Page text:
Poison in the honey: Gender ideologies, sexual relations, and the risk of HIV among youth in Dar es Salaam, Tanzania

Date of Completion

January 2000


Anthropology, Cultural|Health Sciences, Public Health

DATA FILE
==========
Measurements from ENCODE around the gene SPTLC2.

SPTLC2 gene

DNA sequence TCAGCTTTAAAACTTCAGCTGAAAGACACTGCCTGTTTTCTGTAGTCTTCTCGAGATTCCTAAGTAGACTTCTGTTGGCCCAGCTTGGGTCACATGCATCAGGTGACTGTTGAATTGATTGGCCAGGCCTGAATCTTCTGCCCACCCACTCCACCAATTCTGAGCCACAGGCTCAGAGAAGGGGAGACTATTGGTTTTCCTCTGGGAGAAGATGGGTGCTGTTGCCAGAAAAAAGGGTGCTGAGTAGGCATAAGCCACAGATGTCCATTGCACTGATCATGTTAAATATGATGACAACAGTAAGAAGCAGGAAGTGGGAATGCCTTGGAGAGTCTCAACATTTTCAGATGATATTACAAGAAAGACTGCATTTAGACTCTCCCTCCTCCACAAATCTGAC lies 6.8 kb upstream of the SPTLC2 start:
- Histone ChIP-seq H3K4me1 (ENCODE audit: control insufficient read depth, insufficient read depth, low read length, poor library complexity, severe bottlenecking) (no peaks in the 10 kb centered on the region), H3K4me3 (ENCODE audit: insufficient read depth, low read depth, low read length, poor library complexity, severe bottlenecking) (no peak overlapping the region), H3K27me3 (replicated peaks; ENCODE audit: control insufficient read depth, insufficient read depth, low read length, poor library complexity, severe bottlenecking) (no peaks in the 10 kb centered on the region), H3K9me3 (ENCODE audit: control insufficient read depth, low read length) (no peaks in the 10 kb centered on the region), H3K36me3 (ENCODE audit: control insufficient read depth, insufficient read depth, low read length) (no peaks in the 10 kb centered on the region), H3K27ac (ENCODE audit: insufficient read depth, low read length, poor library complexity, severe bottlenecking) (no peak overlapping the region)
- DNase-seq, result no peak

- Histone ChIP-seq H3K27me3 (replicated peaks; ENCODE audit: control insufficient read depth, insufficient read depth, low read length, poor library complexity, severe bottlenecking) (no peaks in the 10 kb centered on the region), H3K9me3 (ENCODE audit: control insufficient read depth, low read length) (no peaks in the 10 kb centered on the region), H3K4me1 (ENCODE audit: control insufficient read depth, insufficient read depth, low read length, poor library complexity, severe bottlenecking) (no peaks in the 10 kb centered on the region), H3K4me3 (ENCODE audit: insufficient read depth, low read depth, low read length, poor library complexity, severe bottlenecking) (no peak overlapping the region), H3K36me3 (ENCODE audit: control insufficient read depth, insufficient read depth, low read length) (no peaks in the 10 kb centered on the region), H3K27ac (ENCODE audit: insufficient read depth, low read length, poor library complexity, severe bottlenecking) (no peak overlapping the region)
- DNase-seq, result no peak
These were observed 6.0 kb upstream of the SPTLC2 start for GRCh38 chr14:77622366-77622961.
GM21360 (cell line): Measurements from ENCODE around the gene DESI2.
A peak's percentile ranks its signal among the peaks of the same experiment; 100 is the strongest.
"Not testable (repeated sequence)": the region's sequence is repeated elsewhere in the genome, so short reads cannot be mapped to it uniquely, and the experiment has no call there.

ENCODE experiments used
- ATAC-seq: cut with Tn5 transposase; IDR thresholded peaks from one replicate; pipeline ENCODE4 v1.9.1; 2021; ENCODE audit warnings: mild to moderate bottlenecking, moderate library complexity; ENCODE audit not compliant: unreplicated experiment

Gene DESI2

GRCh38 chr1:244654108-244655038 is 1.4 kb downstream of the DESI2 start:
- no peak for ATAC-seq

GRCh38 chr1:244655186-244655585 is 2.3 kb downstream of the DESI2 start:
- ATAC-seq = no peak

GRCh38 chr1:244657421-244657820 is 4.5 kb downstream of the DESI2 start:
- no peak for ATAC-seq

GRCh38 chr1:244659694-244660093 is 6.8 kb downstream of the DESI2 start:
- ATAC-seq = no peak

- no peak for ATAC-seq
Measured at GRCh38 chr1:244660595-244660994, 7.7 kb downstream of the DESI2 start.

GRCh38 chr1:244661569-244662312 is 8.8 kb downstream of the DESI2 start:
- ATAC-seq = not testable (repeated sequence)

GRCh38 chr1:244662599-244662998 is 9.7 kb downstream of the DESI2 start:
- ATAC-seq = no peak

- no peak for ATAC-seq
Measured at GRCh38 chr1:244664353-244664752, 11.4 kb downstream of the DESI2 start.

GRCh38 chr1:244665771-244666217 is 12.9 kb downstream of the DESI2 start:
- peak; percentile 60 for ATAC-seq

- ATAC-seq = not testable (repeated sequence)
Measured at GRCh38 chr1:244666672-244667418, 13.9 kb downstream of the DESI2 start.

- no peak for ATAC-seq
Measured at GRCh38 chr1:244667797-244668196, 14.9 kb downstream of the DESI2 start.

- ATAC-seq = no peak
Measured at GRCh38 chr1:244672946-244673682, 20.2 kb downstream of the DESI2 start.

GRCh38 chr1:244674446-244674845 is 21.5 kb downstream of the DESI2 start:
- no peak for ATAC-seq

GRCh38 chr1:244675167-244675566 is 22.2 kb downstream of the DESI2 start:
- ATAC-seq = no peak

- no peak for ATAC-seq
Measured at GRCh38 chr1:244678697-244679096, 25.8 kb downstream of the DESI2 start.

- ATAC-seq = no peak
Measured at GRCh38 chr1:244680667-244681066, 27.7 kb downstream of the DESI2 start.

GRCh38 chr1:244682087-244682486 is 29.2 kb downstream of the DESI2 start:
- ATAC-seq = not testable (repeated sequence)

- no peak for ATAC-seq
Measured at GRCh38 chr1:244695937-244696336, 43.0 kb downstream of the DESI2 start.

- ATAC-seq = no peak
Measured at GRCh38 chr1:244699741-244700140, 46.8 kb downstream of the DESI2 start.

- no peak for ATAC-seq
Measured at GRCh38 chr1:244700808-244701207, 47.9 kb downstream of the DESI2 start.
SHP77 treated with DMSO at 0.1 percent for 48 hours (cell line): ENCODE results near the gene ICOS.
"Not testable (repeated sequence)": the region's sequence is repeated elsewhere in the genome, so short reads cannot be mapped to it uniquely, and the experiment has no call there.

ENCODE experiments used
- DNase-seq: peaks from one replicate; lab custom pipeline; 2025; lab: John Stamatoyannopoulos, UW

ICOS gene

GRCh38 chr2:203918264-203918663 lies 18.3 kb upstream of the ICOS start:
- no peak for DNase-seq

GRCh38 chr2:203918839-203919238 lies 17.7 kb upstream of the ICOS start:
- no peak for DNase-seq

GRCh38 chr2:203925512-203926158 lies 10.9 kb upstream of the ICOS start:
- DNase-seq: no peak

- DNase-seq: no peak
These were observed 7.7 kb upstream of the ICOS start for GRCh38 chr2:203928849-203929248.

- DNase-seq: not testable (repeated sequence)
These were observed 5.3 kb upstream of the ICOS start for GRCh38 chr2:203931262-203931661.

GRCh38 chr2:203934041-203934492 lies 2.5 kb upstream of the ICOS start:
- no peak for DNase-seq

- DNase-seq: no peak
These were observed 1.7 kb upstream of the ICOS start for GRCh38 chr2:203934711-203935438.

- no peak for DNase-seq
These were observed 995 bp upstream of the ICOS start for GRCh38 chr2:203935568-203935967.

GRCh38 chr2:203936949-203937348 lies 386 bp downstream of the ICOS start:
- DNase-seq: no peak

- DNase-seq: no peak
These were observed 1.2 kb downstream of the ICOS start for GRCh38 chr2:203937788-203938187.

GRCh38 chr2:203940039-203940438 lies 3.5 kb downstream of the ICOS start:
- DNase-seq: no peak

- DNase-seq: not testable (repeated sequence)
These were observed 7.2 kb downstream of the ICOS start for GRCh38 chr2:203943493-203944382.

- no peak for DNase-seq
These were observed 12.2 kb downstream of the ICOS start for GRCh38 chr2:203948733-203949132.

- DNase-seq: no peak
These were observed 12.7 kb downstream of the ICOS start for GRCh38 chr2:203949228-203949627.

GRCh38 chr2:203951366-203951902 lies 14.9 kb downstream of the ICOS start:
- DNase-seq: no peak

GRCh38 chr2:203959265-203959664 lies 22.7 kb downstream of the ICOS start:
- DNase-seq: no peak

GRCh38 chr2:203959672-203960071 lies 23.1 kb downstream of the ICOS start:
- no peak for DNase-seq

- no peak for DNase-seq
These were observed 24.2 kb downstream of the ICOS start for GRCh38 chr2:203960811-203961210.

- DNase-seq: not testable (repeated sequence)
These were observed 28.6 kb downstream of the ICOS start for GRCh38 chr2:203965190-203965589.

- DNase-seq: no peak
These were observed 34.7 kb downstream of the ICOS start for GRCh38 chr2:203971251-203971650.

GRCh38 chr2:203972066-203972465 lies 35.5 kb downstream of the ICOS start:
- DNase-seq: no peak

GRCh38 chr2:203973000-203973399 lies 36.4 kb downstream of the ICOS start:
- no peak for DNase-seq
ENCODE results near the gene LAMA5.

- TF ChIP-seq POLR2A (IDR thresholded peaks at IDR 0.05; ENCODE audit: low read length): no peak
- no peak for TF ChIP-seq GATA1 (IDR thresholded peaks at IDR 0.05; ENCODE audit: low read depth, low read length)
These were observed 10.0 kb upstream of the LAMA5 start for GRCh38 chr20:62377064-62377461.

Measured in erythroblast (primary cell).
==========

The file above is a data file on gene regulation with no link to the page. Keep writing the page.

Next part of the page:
Research on the risk of HIV/AIDS among youth in Africa has often focused on sexual behaviors, but does not describe the larger contexts in which they take place. In addition, much of the research frames youth sexuality in terms of problems and consequences, without exploring youth's constructions of sexuality. My research looks beyond reported sexual behaviors for HIV risk by examining the role of gender ideologies in shaping the sexuality of female and male youth in Dar es Salaam, Tanzania, and the connection of these ideologies to the larger contexts of their lives. Topics include an overview of the socio-economic features of Tanzania, a description of how adolescents become involved in sexual relationships, sexual behaviors within the context of these different relationships, and meanings attached to these relationships. Youth were trained to assist in the collection of in-depth interviews (N = 120), focus group discussions (N = 17), structured interviews (i.e., freelists, pilesorts), observations, and a random survey (N = 403) of youth between the ages of 13 and 22, both in- and out-of-school, living in Dar es Salaam, Tanzania. ^ In contrast to much of the literature that portrays young women living in African countries as victims of larger forces who are forced to have sexual relations with little ability to protect themselves, I found that young women actually pursue sexual relationships for a number of reasons, including love, physical desire, and future considerations. Male youth are relatively free to express their sexual desires, but they receive little or no guidance in these matters. I also found that ideologies of males being a provider in the current economic context leads some males to choose not to be in sexual relationships, and that males are concerned with issues of love, loyalty and deception. Understanding the dynamics of relationships among youth within specific cultural settings will help to expand and improve our understanding of youth sexuality and assist in HIV prevention efforts. ^